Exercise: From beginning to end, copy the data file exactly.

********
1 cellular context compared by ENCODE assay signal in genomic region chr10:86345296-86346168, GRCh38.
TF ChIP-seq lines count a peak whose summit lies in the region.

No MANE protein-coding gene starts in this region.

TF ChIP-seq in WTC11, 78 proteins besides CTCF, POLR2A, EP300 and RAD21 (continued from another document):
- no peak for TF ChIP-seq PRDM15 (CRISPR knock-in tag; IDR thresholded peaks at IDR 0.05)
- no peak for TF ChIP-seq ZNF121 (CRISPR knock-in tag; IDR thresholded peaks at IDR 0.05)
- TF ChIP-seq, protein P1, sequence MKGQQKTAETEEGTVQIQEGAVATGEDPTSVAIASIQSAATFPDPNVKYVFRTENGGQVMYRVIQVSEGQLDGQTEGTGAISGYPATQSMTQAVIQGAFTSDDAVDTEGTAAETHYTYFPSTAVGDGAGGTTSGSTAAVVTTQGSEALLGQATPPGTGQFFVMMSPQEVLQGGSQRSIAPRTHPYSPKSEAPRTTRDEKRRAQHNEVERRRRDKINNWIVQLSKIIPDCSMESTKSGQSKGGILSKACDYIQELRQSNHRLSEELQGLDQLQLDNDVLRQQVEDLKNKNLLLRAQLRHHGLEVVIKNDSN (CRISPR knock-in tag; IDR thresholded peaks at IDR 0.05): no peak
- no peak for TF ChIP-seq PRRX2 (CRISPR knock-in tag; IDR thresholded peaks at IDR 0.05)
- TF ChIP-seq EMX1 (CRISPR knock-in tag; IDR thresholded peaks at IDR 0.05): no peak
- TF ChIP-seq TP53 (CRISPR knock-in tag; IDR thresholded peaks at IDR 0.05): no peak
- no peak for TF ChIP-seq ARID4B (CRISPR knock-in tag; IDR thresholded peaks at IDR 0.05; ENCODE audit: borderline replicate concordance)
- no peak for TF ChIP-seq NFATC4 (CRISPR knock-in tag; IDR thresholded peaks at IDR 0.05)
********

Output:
1 cellular context compared by ENCODE assay signal in genomic region chr10:86345296-86346168, GRCh38.
TF ChIP-seq lines count a peak whose summit lies in the region.

No MANE protein-coding gene starts in this region.

TF ChIP-seq in WTC11, 78 proteins besides CTCF, POLR2A, EP300 and RAD21 (continued from another document):
- no peak for TF ChIP-seq PRDM15 (CRISPR knock-in tag; IDR thresholded peaks at IDR 0.05)
- no peak for TF ChIP-seq ZNF121 (CRISPR knock-in tag; IDR thresholded peaks at IDR 0.05)
- TF ChIP-seq, protein P1, sequence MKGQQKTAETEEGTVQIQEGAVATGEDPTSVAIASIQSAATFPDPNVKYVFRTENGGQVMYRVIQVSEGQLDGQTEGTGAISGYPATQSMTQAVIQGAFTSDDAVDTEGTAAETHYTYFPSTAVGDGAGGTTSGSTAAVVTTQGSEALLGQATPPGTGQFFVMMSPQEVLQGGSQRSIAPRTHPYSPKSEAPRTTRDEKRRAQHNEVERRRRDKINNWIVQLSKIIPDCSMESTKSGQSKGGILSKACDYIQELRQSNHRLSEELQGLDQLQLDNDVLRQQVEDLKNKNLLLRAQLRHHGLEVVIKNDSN (CRISPR knock-in tag; IDR thresholded peaks at IDR 0.05): no peak
- no peak for TF ChIP-seq PRRX2 (CRISPR knock-in tag; IDR thresholded peaks at IDR 0.05)
- TF ChIP-seq EMX1 (CRISPR knock-in tag; IDR thresholded peaks at IDR 0.05): no peak
- TF ChIP-seq TP53 (CRISPR knock-in tag; IDR thresholded peaks at IDR 0.05): no peak
- no peak for TF ChIP-seq ARID4B (CRISPR knock-in tag; IDR thresholded peaks at IDR 0.05; ENCODE audit: borderline replicate concordance)
- no peak for TF ChIP-seq NFATC4 (CRISPR knock-in tag; IDR thresholded peaks at IDR 0.05)